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Feeding juvenile corals brine shrimp drastically increase their growth

By Leonard Ho - Posted Jun 06, 2014 09:00 AM
A new research proves just how important captured food is for photosynthetic reef-building coral (at least Pocillopora). Juvenile specimens exhibited almost cubic increases in growth and survival when they were fed Artemia salina regularly for 24 weeks prior to transplantation.
Feeding juvenile corals brine shrimp drastically increase their growth

SPS corals have mouths for a reason.

Feed your coral.  Feed it!

Remember the days when reefkeepers never thought about feeding photosynthetic corals?

The research showed that Pocillopora fed the most brine shrimp yielded not only the best growth and survival rates but also the best return on investment (since brine shrimp is extremely cheap).  Essentially, no matter how much the scientists fed the Pocillopora, the gluttonous coral craved even more food and grew at a non-linear, almost cubic rate (e.g. the second brine made the coral grow faster than the first, ad naseum).  Sure, at some point the rate of return would have reversed, but this research shows the voracious of corals starting at their infancy.

Read the full open-access PLOS ONE research paper.

Abstract

Size-dependant mortality influences the recolonization success of juvenile corals transplanted for reef restoration and assisting juvenile corals attain a refuge size would thus improve post-transplantation survivorship. To explore colony size augmentation strategies, recruits of the scleractinian coral Pocillopora damicornis were fed with live Artemia salina nauplii twice a week for 24 weeks in an ex situ coral nursery. Fed recruits grew significantly faster than unfed ones, with corals in the 3600, 1800, 600 and 0 (control) nauplii/L groups exhibiting volumetric growth rates of 10.65±1.46, 4.69±0.9, 3.64±0.55 and 1.18±0.37 mm3/week, respectively. Corals supplied with the highest density of nauplii increased their ecological volume by more than 74 times their initial size, achieving a mean final volume of 248.38±33.44 mm3. The benefits of feeding were apparent even after transplantation to the reef. The corals in the 3600, 1800, 600 and 0 nauplii/L groups grew to final sizes of 4875±260 mm3, 2036±627 mm3, 1066±70 mm3 and 512±116 mm3, respectively. The fed corals had significantly higher survival rates than the unfed ones after transplantation (63%, 59%, 56% and 38% for the 3600, 1800, 600 and 0 nauplii/L treatments respectively). Additionally, cost-effectiveness analysis revealed that the costs per unit volumetric growth were drastically reduced with increasing feed densities. Corals fed with the highest density of nauplii were the most cost-effective (US$0.02/mm3), and were more than 12 times cheaper than the controls. This study demonstrated that nutrition enhancement can augment coral growth and post-transplantation survival, and is a biologically and economically viable option that can be used to supplement existing coral mariculture procedures and enhance reef restoration outcomes.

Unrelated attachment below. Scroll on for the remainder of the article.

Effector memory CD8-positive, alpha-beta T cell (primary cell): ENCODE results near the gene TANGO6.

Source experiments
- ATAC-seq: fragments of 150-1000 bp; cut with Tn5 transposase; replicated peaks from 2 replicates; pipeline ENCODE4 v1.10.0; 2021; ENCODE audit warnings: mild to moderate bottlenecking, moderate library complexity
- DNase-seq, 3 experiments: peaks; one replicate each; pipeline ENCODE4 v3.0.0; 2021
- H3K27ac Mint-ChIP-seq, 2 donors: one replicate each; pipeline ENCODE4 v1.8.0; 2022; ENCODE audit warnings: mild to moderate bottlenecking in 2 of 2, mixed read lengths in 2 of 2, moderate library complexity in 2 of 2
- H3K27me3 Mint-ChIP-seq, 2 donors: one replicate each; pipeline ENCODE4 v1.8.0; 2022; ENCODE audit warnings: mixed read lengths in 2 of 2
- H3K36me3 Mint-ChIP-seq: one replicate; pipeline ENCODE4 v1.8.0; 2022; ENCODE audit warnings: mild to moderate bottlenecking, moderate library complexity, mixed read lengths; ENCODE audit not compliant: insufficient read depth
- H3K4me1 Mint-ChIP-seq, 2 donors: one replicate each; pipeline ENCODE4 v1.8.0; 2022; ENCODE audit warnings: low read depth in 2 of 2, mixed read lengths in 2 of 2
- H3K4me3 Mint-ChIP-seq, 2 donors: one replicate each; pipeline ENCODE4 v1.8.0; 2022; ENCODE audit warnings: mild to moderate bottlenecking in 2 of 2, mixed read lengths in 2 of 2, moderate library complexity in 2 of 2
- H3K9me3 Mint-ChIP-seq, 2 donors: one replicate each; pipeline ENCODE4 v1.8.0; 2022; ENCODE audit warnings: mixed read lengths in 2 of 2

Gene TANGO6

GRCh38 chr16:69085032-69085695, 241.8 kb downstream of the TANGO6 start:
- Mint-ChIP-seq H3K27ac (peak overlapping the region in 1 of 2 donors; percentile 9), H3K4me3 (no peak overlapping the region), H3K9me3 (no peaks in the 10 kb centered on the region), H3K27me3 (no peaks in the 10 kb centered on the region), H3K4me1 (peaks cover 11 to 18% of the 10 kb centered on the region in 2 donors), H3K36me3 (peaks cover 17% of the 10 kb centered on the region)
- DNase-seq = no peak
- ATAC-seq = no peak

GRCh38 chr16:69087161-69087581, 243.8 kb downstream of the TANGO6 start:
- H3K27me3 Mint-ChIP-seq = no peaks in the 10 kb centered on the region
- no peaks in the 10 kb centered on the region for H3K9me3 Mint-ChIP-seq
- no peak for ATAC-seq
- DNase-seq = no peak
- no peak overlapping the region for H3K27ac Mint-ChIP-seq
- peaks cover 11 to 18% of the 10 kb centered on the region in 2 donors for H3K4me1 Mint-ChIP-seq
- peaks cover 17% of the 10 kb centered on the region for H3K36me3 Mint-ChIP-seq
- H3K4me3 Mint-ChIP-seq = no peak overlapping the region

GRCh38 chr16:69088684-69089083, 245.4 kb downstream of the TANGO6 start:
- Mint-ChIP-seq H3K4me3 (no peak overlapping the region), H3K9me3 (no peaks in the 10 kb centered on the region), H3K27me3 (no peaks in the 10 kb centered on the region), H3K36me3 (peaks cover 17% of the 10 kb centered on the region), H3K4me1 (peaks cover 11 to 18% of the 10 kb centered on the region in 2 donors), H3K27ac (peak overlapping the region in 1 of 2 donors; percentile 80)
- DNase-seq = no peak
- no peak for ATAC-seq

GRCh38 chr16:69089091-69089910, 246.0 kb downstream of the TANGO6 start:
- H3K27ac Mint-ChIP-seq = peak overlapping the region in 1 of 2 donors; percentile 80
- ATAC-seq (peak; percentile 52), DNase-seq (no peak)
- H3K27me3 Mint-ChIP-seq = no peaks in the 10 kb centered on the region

Author: Leonard Ho
Location: Southern California

I'm a passionate aquarist of over 30 years, a coral reef lover, and the blog editor for Advanced Aquarist. While aquarium gadgets interest me, it's really livestock (especially fish), artistry of aquariums, and "method behind the madness" processes that captivate my attention.

Website: http://www.advancedaquarist.com.

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